Wed. Aug 4th, 2021

Preparing an enterprise to embrace the Internet of Things means more than simply linking with remote devices or sensors. The IoT means rethinking an organization’s relationship with technology, and the possibilities that are opening up. These possibilities go far beyond what anyone could have even imagined a couple of years ago.

Photo: Joe McKendrick

Managers and employees need to recognize that IoT is not simply a technology, but a new way of doing business. It means a 24×7 relationship with customers. It means employing analytics to understand and predict product performance.

These and other shifts were explored by Maciej Kranz, vice president of Cisco’s Strategic Innovations Group, who observes that many of the pieces of IoT success are not yet in place at enterprises. In his latest book, Building the Internet of Things: Implement New Business Models, Disrupt Competitors, and Transform Your Industry, Kranz lays out the key steps required to move into the IoT sphere:

Think different, don’t be afraid to be unconventional. The IoT visionary “isn’t being asked to invent, engineer, or build IoT,” need not be a scientist or an engineer,” Kranz observes. “What this visionary really needs to be is inquisitive, thoughtful, and something of a maverick, because the business and its processes need to be looked at in new, possibly unconventional ways.”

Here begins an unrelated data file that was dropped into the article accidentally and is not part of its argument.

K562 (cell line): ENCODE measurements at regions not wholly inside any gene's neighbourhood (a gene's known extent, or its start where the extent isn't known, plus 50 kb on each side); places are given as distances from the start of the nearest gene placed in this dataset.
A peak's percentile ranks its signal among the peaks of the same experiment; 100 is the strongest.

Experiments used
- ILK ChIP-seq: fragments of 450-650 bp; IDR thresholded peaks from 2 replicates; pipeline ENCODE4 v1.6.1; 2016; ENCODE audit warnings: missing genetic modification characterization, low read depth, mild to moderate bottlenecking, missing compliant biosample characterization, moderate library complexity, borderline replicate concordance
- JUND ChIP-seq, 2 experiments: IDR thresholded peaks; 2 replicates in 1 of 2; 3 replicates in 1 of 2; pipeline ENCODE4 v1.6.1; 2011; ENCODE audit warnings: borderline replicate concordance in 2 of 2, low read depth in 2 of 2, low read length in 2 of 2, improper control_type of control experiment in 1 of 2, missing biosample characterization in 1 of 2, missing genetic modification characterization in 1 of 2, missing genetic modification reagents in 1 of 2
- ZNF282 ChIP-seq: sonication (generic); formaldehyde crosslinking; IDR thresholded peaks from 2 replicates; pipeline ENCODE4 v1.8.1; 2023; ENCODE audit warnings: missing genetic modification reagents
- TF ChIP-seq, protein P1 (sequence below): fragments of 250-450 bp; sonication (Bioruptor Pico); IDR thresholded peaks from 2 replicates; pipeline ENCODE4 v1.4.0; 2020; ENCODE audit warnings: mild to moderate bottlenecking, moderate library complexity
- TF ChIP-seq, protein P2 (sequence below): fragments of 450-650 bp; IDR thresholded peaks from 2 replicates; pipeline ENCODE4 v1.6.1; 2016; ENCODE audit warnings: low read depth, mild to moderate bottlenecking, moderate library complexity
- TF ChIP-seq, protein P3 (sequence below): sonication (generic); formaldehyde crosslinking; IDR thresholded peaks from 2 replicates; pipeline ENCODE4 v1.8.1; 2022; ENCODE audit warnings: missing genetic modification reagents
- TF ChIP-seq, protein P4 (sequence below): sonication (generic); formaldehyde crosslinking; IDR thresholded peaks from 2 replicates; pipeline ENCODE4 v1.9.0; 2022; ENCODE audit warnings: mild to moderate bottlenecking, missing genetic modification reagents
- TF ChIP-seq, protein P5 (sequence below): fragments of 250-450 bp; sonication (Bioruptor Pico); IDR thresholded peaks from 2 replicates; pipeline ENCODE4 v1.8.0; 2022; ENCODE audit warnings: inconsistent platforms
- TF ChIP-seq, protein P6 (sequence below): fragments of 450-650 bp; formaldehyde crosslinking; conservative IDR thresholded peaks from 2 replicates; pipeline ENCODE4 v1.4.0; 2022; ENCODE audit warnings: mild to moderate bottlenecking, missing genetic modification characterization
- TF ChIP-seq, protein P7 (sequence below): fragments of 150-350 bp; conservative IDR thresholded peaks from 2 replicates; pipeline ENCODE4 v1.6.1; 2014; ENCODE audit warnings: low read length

Start with the business opportunity, not the technology. “The primary goal of IoT is to solve business problems, not enrich technology vendors or excite the company’s tech geeks with a cool project,” Kranz says, urging IoT proponents to also ignore the hype and focus on the business justification. “If you can’t identify the business justification for your IoT project right away, then continue learning, experimenting, and benchmarking your results against your peers’ results,” he states. This is also a good time to seek out an executive champion to provide visibility and guidance at the C-suite level. A grassroots effort will only go so far,

Start with easy-to-solve problems. There are many basic problems that have been flummoxing enterprises for years, such as having real-time access to remote operations, or addressing product failure in a timely manner. Pick out the low-hanging fruit to start IoT efforts, then move on from there. “Think big, but start small,” Kranz advises. “Start with a low-risk project that has clear benefits, then become increasingly more ambitious as your expertise and support grow.”

Do it as a team and as an enterprise — and standardize as much as possible. “Lone wolves won’t succeed with IoT. This is a team sport,” Kranz says. Assemble an “ecosystem of partners from inside and outside the company, and make sure they can work together well. Adjust the processes and KPIs appropriately. Insist on open standards throughout.”

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